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Build a Retrieval Augmented Generation (RAG) AI

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This guide will instruct you through setting up and deploying your first application with Cloudflare AI. You will build a fully-featured AI-powered application, using tools like Workers AI, Vectorize, D1, and Cloudflare Workers.

At the end of this tutorial, you will have built an AI tool that allows you to store information and query it using a Large Language Model. This pattern, known as Retrieval Augmented Generation, or RAG, is a useful project you can build by combining multiple aspects of Cloudflare’s AI toolkit. You do not need to have experience working with AI tools to build this application.

  1. Sign up for a Cloudflare account.
  2. Install npm.
  3. Install Node.js.
Node.js version manager
Use a Node version manager like Volta or nvm to avoid permission issues and change Node.js versions. Wrangler, discussed later in this guide, requires a Node version of 16.17.0 or later.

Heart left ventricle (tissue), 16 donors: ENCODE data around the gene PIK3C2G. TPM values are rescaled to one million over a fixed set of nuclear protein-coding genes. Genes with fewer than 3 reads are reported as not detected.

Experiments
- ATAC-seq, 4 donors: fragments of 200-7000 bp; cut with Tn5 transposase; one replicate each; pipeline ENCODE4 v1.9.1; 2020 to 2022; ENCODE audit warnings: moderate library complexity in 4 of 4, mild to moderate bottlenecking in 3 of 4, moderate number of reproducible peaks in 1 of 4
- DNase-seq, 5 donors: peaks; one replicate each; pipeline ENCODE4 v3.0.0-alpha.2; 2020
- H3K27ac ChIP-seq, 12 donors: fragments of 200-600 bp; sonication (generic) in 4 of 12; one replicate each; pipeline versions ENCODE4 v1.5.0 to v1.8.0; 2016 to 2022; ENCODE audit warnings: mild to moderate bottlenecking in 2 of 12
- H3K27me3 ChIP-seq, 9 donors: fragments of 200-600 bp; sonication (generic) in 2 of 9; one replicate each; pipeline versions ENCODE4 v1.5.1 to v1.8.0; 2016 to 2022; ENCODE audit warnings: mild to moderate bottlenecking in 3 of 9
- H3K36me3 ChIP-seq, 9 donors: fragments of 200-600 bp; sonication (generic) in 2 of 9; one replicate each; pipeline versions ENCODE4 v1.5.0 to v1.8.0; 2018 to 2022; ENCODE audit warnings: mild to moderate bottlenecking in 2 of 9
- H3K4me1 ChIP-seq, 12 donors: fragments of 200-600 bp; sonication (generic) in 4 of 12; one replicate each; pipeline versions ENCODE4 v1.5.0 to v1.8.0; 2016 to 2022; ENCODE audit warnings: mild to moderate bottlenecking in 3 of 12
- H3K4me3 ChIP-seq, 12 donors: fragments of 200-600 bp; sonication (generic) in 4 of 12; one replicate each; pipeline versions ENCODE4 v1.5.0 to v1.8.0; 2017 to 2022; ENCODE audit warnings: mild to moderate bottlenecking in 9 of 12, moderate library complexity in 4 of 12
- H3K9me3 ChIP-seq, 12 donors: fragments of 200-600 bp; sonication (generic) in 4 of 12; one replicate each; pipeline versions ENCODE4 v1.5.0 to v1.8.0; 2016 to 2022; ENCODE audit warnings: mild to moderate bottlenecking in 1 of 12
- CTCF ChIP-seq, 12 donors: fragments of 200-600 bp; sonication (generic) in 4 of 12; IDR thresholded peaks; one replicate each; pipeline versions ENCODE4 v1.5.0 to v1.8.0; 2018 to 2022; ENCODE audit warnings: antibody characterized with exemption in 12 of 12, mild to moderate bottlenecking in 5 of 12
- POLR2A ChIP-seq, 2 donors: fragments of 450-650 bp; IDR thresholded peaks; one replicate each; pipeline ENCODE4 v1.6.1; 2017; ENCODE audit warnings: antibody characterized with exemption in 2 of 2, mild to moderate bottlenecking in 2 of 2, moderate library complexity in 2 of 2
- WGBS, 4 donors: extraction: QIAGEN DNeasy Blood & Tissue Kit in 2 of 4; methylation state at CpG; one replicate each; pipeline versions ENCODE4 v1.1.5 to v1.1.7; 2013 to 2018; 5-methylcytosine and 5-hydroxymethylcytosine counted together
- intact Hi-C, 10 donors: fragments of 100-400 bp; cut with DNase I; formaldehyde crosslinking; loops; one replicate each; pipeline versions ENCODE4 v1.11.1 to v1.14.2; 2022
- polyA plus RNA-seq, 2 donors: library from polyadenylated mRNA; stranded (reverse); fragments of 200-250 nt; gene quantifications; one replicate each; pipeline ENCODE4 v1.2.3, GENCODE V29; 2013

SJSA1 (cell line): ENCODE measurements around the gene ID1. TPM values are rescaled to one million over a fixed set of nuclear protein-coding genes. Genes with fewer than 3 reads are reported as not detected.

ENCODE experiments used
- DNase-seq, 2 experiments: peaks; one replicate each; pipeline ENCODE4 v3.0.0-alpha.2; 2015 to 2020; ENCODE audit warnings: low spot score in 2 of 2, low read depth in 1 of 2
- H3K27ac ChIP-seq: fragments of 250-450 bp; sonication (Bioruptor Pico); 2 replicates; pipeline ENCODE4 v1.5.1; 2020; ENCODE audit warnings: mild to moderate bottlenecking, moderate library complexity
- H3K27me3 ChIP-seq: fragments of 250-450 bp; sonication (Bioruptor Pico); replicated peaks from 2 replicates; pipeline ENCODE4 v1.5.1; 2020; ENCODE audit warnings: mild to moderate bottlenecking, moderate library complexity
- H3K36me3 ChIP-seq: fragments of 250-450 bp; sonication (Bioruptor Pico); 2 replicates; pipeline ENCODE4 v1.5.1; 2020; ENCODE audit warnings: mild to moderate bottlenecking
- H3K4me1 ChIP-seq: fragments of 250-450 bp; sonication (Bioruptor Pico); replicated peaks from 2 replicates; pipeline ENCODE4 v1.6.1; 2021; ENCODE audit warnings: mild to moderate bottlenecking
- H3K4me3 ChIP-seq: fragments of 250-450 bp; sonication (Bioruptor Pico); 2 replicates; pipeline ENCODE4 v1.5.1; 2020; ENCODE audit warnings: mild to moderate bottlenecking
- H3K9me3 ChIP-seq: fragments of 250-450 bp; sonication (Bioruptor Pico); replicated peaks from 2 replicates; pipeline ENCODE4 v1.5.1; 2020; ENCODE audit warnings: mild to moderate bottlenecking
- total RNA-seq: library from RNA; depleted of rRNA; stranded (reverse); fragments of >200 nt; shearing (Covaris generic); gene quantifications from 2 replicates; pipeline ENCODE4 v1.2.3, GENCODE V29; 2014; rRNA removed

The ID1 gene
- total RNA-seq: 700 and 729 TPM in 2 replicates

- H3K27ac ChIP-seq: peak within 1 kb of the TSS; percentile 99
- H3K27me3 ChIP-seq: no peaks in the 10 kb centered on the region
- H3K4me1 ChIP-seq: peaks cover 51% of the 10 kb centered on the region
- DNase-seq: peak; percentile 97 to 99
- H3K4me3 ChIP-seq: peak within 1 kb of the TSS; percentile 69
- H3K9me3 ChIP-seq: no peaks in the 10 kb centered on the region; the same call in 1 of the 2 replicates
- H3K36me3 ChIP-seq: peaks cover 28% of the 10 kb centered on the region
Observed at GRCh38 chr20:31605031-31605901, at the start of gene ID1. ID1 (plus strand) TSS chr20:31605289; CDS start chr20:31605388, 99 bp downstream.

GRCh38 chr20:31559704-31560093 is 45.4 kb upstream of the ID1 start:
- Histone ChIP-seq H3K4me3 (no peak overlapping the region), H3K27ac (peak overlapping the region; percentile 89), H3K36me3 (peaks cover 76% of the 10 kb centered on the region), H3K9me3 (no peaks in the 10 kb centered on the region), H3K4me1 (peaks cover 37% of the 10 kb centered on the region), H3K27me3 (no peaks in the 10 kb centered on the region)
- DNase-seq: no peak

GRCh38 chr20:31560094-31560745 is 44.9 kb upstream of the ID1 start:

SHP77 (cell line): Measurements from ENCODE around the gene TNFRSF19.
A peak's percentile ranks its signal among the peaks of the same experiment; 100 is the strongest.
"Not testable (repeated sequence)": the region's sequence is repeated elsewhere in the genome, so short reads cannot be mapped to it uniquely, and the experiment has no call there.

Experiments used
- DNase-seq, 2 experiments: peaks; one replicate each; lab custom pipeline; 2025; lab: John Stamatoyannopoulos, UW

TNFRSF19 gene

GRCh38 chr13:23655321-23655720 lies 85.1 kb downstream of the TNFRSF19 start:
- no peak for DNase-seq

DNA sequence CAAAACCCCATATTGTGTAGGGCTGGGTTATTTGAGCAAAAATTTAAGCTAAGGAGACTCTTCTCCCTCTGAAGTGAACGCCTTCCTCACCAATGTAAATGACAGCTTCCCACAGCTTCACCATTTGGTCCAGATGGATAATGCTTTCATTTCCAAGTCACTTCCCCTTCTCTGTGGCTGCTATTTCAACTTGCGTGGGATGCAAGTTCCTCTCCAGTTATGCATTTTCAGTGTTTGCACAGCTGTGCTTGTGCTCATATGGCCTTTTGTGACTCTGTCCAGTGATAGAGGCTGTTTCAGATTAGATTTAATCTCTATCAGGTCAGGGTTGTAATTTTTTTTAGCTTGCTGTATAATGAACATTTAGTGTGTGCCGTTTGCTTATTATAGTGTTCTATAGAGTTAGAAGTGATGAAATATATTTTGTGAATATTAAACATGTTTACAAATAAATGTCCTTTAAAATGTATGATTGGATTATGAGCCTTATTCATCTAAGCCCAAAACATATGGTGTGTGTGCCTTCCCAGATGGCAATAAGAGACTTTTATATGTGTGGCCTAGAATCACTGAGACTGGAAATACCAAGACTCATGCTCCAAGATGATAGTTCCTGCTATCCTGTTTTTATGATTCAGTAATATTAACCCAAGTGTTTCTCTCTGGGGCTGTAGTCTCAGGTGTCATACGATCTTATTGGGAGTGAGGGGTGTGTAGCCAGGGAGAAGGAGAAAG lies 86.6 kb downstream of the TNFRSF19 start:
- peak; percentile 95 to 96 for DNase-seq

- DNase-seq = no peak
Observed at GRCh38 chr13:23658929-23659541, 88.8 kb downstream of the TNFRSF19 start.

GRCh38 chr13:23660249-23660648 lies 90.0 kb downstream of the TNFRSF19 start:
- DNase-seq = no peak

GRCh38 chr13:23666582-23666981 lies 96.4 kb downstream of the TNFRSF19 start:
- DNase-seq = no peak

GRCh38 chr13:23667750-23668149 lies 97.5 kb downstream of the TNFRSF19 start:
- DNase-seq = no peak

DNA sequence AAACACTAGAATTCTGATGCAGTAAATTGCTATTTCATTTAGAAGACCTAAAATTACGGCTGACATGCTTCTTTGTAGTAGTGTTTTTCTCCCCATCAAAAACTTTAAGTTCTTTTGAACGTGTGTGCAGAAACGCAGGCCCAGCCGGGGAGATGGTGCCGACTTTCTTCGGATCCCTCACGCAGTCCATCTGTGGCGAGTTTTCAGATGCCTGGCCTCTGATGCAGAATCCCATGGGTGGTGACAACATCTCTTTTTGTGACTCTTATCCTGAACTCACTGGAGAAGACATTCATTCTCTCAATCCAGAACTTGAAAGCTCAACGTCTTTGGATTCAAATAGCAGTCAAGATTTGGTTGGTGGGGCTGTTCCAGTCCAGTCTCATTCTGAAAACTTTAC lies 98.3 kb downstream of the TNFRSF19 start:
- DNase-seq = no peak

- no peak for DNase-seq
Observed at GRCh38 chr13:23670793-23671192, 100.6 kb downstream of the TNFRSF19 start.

You will also need access to Vectorize.

​​ 1. Create a new Worker project

C3 (create-cloudflare-cli) is a command-line tool designed to help you setup and deploy Workers to Cloudflare as fast as possible.

Open a terminal window and run C3 to create your Worker project:

$ npm create cloudflare@latest
$ yarn create cloudflare@latest
$ pnpm create cloudflare@latest

This will prompt you to install the create-cloudflare package, and lead you through setup.

For this guide, set up a basic Worker:

  1. Name your new Worker directory by specifying where you want to create your application.
  2. Select "Hello World" Worker as the type of application you want to create.
  3. Answer no to using TypeScript.

You will be asked if you would like to deploy the project to Cloudflare.